I have been saddened by the reemergence of old-fashioned sexism in the public debate: "she snapped her thong"; "she was stalking him"; "he's a guy and all guys lie about sex." Is this how far we have come in the relations between the sexes? Or, rather, is this how low we think we should go to exonerate the President and remove from his shoulders any responsibility for his actions? One can seek forgiveness, struggle and grapple with one's deeds, work to mend broken relationships, strive to restore depleted trust and confidence, and at the same time recognize that there may well be public penalties that remain for one's behavior.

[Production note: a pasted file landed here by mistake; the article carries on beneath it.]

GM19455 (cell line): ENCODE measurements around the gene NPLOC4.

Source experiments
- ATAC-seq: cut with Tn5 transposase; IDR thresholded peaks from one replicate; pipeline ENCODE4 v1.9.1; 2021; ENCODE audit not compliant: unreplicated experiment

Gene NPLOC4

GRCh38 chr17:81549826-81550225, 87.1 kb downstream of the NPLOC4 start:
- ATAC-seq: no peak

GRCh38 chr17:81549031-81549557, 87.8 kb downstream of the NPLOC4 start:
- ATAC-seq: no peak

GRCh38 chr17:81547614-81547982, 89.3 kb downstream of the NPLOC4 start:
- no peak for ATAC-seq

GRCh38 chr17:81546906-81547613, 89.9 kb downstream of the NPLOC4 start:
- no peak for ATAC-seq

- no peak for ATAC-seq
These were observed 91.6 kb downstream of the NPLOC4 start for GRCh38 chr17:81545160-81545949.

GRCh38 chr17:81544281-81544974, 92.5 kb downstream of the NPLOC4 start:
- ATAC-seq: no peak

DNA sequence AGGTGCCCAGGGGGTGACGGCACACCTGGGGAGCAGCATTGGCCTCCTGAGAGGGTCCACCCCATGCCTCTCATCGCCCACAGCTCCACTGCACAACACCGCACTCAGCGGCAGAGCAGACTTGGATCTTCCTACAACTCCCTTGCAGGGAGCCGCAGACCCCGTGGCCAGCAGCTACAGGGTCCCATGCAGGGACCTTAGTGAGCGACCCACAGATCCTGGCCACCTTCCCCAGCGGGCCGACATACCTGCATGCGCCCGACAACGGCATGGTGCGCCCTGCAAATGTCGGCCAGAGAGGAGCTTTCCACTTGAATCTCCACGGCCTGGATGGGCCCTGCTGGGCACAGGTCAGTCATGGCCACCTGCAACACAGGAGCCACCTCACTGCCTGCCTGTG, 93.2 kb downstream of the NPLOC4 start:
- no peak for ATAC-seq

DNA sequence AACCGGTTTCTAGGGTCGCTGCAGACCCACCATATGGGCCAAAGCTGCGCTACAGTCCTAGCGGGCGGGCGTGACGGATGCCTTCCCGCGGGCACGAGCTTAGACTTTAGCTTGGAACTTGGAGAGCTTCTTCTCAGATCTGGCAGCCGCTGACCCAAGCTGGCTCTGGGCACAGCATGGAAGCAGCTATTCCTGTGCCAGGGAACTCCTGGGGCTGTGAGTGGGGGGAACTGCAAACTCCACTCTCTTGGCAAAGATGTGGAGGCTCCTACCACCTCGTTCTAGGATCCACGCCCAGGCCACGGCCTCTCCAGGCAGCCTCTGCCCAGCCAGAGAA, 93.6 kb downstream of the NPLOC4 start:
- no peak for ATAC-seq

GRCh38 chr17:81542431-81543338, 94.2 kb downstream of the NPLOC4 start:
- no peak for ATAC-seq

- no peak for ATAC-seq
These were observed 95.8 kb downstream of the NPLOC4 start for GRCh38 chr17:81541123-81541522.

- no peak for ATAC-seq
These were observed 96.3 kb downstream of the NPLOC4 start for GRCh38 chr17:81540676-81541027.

If we do not move in this direction, then we are stuck in the moral twilight zone exemplified in a column that appeared shortly before Thanksgiving Day, 1998, in our "national newspaper," sad as that may be, USA Today. The columnist notes polls showing that the American people are "eager to forgive President Clinton," and he links this to our "New Testament" founding ("clemency and grace") by contrast to the "Old Testament judgment of an 'eye for an eye.'" The columnist then points to other moments of our gracious "clemency," including toward O.J. Simpson, whose post-trial support has been "remarkable" considering the nature of the double homicide charges against him. He even points to the behavior of the Dallas Cowboys, who, despite "drug charges and accusations of other crimes ... remain the nation's most popular football team." It is the "Cowboys' winning spirit" that "captures hearts," and thus people are prepared to forgive their bad behavior even if they do not "condone" it.